MADRAS. Him true.” “We desire these things," ACCORDING to a previous arrangesaid they : yet they receive Him not. I ment, we set out early on the morning of preached to a good assembly on,“ Neither April 2d from Madras, with the intention were thankful.” The word went home. of travelling as far as the Seven Pagodas, I preached direct, with reproof and ex taking with us a large supply of tracts hortation ; and myself was blessed. One and Scripture-portions, to distribute

on

from,“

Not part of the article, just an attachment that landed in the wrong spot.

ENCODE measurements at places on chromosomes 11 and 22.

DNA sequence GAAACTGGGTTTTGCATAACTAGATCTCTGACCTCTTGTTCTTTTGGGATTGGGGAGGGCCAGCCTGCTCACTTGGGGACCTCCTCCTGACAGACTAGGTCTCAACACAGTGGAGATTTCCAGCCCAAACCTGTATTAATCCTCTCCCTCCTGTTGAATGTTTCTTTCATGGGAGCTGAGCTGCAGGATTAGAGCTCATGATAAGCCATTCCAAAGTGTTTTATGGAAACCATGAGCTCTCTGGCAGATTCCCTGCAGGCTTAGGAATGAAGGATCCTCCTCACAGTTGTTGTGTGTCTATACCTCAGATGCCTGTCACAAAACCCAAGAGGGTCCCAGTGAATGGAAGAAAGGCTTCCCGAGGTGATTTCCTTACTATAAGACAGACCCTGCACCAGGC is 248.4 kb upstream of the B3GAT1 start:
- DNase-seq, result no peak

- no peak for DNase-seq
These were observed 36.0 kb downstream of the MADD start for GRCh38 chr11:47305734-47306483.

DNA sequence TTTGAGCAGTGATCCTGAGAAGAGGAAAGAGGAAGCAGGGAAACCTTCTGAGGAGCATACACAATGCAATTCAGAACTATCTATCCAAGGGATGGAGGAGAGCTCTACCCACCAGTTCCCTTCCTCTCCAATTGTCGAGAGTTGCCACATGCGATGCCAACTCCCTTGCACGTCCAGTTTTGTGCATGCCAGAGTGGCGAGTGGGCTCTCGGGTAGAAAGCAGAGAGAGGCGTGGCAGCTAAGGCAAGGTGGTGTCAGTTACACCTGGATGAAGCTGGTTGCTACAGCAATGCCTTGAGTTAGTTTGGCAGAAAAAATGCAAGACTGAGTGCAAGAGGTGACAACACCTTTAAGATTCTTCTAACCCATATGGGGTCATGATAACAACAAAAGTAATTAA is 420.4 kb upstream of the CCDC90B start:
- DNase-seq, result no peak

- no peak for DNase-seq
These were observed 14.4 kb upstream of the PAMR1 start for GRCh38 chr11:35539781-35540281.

amongst the people, and to read and that she should get them read to her by preach to them on our way thither and her son : with tears in her eyes she on our return. We soon passed through pressed the books to her bosom, and, the suburbs of the city of Madras, and after thanking us warmly, retired. When were in the open country. Travelling we had finished our work of distribution, on, we came to Papah-chuthrum, which we returned to the bungalow, and stayed was to be our first station; but, it being there during the night. Thus ended the rather early, and finding scarcely any first day of our journey : the Lord was people there, we determined to proceed certainly with us, and blessed us in our at once to the next station. Our road, work. not being far from the sea, lay through 3d.-We left Vaniam early this morndeep sand and topes of palm-trees. We ing for Therooparoor, tifteen miles further, therefore proceeded somewhat slowly, and and reached there about eleven o'clock. about eleven o'clock arrived at Moota- This is a famous place of resort among karra-chuthrum, fifteen miles distant from the Hindus. It is filled with temples, Madras. After refreshing ourselves with tanks, and chuthrums ; and on a neighbreakfast, we walked to the village with bouring hill is built a large temple,-a tracts and books, but were sadly disap- strong citadel of Satan. Nothing could pointed, the village being merely a collec be heard in this place all day long but tion of four or five houses, with a few the sacred music of the drum, cymbal, women in them, the men being at work and trumpet from the large temple of in the fields. We could do nothing, Soobramonyum, in the centre of the viltherefore, but return. No sooner had we lage. After breakfast, I had an interview returned to the chuthrum, than the village of some length with the T'assildar of this Kurnum (or Accountant) and the Moon- place, who is a Brahmin ; but when I shee (or Master) came to us for books. offered to give him a New Testament, he We gave each of them two tracts, and a refused accepting it. How averse is the copy of St. John's Gospel. At our re huinan heart to Christ! We can talk of quest the Moonshee read aloud a portion anything but Him and His religion. of the third chapter, and, a crowd having How productive of fear and superstition collected around at this time, we entered is idolatry! How debasing is its influinto conversation with him on the new ence upon society! How does Hinduism birth, so that all might hear; and after crush independent thinking in the minds wards urged upon him and all the neces of its votaries, and reduce religion to a sity of believing on the Lord Jesus Christ few dogmatic and absurd notions, a few for salvation, and on being born again. prescribed forms of prayer and works of The people listened to us with great penance ! How does it cause advanceattention, but offered no questions nor ment in morals and civilization to stagarguments to be answered. Their last nate! It sets caste like a fence between request was, that we should establish a the Hindu and other men ; and yet, by vernacular school there; the Moonshee its own sub-divisions, set its believers promising to bring forty or fifty boys. every man against his brother.